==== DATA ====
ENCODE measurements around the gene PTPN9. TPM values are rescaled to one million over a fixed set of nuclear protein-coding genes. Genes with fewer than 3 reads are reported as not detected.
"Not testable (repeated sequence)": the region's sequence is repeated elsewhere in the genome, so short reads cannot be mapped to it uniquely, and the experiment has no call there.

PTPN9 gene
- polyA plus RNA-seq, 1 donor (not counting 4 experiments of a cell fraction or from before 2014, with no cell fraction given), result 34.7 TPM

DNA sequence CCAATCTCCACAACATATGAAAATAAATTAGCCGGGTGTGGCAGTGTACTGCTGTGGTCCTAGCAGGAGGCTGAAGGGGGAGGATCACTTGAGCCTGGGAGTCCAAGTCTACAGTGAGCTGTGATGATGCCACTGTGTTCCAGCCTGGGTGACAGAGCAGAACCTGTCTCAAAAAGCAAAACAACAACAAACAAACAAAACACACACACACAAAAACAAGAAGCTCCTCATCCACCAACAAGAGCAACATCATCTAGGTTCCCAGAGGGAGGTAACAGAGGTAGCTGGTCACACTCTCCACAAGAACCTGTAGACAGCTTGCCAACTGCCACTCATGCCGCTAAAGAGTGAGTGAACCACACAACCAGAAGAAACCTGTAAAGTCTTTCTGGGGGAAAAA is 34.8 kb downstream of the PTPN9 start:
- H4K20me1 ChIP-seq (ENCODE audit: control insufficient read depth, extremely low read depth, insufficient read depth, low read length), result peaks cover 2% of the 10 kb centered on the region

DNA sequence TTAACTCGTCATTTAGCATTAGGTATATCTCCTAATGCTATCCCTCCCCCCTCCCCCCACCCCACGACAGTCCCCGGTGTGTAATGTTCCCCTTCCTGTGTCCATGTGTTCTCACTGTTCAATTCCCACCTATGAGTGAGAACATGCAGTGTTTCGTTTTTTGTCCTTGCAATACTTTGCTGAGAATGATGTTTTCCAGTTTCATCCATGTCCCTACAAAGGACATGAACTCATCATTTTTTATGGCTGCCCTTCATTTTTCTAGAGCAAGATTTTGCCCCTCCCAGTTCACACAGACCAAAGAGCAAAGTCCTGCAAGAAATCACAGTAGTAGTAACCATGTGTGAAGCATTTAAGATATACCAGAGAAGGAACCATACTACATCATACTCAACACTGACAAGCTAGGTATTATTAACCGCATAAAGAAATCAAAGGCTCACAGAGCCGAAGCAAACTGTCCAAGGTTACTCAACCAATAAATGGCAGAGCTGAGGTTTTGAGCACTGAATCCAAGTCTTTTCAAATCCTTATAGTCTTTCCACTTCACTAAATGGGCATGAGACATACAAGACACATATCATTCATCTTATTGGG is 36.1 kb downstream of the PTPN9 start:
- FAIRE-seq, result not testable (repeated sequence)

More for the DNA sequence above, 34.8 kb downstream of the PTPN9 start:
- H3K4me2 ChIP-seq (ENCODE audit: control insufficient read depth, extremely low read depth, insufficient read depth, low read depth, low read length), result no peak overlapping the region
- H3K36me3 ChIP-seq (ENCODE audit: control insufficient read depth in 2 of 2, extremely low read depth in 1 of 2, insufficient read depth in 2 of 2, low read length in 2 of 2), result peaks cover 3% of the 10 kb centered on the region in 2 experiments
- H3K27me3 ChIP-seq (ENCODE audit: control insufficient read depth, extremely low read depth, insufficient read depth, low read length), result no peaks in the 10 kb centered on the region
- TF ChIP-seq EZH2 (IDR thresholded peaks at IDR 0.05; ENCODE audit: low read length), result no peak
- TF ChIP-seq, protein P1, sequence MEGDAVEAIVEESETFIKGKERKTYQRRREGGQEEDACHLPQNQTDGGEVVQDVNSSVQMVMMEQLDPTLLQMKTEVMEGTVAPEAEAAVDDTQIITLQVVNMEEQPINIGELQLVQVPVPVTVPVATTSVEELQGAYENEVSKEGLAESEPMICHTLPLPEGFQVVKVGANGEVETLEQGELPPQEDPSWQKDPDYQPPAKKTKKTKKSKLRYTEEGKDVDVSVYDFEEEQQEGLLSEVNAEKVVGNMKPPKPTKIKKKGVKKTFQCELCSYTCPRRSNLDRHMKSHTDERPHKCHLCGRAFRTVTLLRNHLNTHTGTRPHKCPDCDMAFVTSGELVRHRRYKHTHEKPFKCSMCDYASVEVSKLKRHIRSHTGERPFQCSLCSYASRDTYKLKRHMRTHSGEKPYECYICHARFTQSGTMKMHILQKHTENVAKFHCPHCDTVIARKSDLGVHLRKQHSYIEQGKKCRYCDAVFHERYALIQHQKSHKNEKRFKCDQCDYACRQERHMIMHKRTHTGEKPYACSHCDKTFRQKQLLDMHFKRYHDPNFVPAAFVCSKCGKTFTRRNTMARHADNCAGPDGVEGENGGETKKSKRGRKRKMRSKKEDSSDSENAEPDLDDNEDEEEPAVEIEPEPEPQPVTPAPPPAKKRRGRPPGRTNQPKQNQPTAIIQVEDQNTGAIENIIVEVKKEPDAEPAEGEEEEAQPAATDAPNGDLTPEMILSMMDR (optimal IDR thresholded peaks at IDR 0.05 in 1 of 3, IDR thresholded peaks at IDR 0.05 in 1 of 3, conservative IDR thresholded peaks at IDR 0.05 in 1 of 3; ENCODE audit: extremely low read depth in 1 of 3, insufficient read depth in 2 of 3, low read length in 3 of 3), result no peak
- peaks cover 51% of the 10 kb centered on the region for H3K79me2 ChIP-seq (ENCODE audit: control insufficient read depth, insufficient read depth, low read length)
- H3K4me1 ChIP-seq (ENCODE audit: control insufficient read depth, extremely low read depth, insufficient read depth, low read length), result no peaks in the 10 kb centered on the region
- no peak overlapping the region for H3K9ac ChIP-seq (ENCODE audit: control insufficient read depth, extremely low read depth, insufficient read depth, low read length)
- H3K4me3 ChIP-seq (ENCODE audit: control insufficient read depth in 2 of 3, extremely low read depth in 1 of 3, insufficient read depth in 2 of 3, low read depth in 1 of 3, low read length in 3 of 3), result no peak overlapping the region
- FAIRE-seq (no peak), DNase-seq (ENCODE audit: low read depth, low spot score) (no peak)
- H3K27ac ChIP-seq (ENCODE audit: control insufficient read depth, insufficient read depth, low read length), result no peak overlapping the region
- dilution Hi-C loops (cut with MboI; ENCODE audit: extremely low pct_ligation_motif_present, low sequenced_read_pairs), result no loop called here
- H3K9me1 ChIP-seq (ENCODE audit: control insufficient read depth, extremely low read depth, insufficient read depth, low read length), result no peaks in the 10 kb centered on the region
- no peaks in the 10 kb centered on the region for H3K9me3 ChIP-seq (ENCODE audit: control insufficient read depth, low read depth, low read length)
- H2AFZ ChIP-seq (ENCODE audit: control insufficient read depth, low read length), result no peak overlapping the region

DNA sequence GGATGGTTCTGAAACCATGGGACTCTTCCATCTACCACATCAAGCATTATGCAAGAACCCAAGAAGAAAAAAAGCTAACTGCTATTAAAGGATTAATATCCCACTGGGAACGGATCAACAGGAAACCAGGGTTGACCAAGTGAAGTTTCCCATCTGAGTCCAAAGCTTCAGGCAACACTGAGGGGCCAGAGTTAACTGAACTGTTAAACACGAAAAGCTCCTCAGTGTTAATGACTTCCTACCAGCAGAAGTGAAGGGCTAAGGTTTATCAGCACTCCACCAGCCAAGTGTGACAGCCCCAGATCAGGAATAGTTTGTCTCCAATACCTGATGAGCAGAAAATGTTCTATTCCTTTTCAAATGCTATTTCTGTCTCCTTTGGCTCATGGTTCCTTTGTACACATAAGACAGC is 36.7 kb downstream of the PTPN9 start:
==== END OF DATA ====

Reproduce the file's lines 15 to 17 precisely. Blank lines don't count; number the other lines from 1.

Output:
- peaks cover 51% of the 10 kb centered on the region for H3K79me2 ChIP-seq (ENCODE audit: control insufficient read depth, insufficient read depth, low read length)
- H3K4me1 ChIP-seq (ENCODE audit: control insufficient read depth, extremely low read depth, insufficient read depth, low read length), result no peaks in the 10 kb centered on the region
- no peak overlapping the region for H3K9ac ChIP-seq (ENCODE audit: control insufficient read depth, extremely low read depth, insufficient read depth, low read length)